Brooklyn based Paul Wackers invents esoteric collections of plants, art, and objects for his large-scale paintings. Taking intimate and sometimes abstracted objects from everyday life and arranging them in alternating states of chaos and order, Paul suggests that there is no right way to have a “collection”. In his work, the unrecognizable seems weirdly familiar, and rooms that are devoid of human presence are anything but uninhabited.
Brooklyn based Hai-Hsin Huang paints and draws quickly, basing the compositions on images she finds on institutional websites: government, schools, hospitals, and news outlets. The photographs she uses are vaguely propagandist, and her resulting paintings both poke fun at and reveal the horror in such images.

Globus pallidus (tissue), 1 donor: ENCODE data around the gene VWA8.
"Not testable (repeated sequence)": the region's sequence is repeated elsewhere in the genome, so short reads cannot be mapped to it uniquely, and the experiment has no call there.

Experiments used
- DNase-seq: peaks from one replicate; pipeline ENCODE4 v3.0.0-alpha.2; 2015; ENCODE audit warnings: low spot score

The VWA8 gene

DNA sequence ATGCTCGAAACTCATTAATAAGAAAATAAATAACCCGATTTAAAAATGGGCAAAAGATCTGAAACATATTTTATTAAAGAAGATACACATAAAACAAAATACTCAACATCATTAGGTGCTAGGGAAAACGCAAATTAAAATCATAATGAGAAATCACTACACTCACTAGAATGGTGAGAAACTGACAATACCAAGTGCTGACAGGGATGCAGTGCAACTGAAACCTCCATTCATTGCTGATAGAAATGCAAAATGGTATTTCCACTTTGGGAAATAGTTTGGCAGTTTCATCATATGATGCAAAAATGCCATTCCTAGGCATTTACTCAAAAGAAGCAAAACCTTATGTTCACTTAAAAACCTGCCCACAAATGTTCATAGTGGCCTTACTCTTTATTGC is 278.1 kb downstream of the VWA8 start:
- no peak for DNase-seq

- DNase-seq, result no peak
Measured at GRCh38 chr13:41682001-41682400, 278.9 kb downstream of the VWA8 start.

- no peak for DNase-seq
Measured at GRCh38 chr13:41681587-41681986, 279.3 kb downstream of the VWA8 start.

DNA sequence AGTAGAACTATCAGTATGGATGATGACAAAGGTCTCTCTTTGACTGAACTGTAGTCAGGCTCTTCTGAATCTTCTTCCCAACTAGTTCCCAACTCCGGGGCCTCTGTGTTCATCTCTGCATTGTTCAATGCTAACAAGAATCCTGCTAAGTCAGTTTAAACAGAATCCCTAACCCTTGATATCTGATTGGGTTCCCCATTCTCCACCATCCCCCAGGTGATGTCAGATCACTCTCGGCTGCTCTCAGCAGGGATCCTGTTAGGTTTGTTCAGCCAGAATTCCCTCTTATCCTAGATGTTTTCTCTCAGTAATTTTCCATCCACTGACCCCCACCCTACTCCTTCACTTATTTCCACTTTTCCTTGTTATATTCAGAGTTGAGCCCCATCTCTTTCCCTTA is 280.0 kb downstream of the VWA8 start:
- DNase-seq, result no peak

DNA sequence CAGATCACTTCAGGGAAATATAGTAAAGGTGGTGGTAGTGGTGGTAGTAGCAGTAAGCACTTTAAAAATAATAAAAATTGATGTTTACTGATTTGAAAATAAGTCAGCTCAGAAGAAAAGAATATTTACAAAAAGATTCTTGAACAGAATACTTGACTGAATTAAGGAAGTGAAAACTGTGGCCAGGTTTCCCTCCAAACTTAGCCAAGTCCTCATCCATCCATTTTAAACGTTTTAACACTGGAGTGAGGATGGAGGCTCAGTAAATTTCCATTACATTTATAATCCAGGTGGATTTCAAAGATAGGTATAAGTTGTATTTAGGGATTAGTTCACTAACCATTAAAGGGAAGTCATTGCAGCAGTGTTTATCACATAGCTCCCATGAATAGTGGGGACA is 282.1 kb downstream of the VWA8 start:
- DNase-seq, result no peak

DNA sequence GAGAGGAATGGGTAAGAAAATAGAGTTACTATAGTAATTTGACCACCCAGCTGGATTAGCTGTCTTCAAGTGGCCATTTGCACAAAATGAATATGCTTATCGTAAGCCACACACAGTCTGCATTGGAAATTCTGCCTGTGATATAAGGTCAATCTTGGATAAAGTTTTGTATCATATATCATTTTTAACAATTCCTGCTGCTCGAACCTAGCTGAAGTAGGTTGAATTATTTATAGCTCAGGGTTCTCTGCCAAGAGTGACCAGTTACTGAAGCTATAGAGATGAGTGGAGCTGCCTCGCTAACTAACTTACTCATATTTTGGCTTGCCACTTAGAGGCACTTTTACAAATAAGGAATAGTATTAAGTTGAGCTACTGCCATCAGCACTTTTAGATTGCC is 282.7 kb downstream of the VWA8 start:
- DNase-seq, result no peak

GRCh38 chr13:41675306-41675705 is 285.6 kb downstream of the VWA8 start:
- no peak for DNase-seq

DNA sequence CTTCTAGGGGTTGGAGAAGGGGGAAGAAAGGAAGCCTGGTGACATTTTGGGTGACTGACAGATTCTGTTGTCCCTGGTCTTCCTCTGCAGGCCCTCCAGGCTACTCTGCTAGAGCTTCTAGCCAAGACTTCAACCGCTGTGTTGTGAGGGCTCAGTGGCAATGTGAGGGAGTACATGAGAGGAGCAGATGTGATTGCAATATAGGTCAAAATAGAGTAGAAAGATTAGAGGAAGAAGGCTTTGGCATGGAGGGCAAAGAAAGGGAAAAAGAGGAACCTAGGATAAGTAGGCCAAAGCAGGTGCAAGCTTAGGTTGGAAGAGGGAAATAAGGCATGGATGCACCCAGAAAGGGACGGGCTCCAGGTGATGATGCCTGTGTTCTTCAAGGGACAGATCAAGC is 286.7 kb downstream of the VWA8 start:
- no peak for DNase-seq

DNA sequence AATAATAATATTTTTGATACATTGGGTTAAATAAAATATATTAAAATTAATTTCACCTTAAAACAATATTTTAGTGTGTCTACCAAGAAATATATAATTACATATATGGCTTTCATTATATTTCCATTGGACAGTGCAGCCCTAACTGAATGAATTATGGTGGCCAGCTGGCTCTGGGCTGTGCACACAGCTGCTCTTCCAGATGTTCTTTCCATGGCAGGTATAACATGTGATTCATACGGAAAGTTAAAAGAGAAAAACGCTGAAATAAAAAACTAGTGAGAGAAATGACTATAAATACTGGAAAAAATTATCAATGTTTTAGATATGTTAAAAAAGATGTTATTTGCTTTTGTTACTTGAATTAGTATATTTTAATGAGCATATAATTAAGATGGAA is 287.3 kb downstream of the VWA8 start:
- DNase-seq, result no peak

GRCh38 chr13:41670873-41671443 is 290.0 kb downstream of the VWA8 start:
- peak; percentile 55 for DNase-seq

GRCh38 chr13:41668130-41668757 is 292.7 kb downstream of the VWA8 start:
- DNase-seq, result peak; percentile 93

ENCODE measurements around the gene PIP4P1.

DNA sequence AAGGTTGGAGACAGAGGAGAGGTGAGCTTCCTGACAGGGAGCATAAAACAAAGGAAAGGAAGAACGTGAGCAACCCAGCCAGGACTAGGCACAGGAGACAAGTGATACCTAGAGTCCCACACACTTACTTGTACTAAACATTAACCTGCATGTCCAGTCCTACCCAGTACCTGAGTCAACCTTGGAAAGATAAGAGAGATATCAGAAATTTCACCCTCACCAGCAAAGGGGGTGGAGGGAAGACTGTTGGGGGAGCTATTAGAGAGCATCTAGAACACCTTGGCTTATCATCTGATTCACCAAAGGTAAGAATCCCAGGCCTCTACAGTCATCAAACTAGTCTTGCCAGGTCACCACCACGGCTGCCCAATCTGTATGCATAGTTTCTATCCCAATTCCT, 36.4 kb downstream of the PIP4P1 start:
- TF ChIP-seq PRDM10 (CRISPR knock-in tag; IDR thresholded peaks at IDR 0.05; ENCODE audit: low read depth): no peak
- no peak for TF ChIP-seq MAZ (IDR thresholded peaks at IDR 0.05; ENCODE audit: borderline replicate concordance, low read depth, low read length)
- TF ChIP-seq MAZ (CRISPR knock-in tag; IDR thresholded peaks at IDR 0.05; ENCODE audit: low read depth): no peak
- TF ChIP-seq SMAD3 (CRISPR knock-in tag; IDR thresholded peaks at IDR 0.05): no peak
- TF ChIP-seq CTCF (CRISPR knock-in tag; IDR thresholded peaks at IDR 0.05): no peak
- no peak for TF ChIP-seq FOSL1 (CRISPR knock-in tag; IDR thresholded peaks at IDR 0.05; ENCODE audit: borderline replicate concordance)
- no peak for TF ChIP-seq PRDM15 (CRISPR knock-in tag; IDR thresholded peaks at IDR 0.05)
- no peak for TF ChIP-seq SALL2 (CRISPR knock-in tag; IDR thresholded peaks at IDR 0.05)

Huang’s works explore images indicative of contemporary life. She is interested in the ridiculousness and fear in society, the absurdity and the loneliness. As part of a generation marked by hedonism, people seem to know more but feel less. Catastrophes become assumptions; we practice suffering and crisis with laughter. Huang tries to highlight the lives of this easy and comfortable generation, and in particular, their lightness of being.
Remember when we went to Montreal? The people at Drawn and Quarterly were so nice an helpful. They made us a list of the best poutines in the city. The store was pretty great too. Like a little slice of San Francisco in Brooklyn in Paris. We miss them.